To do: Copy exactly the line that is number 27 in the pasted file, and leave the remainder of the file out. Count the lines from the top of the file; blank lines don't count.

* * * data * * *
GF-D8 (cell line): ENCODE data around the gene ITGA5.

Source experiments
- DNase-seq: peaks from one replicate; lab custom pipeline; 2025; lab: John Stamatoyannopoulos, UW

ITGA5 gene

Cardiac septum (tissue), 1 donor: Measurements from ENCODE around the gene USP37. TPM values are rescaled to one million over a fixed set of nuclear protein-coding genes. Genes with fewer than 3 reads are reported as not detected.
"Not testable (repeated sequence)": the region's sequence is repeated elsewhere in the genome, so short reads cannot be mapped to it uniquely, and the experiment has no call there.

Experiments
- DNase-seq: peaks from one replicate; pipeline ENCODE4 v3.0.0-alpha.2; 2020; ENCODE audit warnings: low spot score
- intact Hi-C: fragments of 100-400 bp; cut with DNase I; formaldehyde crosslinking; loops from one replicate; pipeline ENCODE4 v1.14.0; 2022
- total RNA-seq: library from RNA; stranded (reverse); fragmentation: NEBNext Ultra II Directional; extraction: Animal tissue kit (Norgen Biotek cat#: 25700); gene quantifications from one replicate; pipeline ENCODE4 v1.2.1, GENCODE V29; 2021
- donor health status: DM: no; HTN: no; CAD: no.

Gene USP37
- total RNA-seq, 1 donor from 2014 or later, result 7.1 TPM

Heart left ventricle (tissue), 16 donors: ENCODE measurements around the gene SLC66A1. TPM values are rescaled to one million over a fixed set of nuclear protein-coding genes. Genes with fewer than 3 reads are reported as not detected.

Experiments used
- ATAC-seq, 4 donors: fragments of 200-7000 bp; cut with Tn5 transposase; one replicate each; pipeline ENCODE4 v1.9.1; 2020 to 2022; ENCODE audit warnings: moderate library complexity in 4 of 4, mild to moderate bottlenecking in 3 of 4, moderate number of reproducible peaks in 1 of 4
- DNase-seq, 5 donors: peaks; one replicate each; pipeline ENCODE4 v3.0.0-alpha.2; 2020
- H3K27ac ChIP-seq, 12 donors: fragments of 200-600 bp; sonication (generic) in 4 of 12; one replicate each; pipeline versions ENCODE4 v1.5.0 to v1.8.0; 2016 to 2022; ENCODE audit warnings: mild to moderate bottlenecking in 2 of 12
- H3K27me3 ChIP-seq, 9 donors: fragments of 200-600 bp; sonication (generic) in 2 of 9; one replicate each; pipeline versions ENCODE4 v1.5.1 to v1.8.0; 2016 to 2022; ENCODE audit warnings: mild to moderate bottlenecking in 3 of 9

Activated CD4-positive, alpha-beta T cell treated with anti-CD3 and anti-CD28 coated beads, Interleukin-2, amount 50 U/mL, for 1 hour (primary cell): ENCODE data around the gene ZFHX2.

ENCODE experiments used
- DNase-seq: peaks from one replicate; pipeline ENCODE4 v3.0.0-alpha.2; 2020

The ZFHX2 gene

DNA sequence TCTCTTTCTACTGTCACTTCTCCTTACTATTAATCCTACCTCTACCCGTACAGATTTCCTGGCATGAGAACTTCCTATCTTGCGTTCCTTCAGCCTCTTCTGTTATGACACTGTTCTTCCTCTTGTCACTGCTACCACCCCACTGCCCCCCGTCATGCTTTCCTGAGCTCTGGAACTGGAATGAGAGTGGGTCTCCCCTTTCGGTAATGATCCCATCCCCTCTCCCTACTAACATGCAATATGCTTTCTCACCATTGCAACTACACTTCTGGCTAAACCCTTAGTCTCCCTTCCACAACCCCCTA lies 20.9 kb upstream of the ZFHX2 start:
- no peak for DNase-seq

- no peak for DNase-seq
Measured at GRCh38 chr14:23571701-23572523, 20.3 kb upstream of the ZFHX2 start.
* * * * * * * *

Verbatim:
Measured at GRCh38 chr14:23571701-23572523, 20.3 kb upstream of the ZFHX2 start.